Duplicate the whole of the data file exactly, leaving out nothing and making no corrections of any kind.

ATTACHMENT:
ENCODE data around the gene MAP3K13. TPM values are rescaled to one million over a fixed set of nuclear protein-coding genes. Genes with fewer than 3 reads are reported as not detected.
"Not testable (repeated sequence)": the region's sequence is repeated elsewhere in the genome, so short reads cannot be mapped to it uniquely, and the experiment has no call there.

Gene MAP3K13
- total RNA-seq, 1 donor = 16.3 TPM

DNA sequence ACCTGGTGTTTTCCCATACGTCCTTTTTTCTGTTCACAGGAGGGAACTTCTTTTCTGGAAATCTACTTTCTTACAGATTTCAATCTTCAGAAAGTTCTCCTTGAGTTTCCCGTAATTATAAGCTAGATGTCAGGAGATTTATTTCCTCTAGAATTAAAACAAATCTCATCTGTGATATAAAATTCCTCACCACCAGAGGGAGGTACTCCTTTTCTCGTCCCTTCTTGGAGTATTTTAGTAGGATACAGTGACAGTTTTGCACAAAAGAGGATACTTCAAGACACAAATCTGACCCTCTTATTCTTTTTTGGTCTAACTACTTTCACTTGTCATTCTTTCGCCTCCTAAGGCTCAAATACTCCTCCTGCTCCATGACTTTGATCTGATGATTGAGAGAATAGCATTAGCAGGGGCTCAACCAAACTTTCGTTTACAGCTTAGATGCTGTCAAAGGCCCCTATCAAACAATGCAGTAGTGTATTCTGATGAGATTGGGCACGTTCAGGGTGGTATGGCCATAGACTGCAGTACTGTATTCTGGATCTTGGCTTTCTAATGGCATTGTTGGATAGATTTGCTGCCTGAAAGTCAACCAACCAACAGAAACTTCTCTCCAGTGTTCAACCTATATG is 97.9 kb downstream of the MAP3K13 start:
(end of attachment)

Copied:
ENCODE data around the gene MAP3K13. TPM values are rescaled to one million over a fixed set of nuclear protein-coding genes. Genes with fewer than 3 reads are reported as not detected.
"Not testable (repeated sequence)": the region's sequence is repeated elsewhere in the genome, so short reads cannot be mapped to it uniquely, and the experiment has no call there.

Gene MAP3K13
- total RNA-seq, 1 donor = 16.3 TPM

DNA sequence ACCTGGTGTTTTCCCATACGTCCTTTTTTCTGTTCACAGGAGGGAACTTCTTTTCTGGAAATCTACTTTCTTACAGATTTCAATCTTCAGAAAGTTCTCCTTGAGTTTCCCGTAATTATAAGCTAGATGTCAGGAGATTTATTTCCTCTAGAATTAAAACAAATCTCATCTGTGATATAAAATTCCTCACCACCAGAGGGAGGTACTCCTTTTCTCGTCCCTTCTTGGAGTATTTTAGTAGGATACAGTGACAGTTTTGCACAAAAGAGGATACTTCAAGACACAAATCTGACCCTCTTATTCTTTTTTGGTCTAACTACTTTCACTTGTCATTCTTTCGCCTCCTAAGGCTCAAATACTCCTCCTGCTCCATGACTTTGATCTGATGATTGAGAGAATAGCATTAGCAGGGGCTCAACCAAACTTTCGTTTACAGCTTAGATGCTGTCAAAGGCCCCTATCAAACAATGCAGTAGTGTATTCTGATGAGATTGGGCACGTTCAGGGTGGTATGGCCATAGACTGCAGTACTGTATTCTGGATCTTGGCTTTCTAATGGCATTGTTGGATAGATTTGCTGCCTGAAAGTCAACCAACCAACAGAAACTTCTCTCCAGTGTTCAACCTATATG is 97.9 kb downstream of the MAP3K13 start: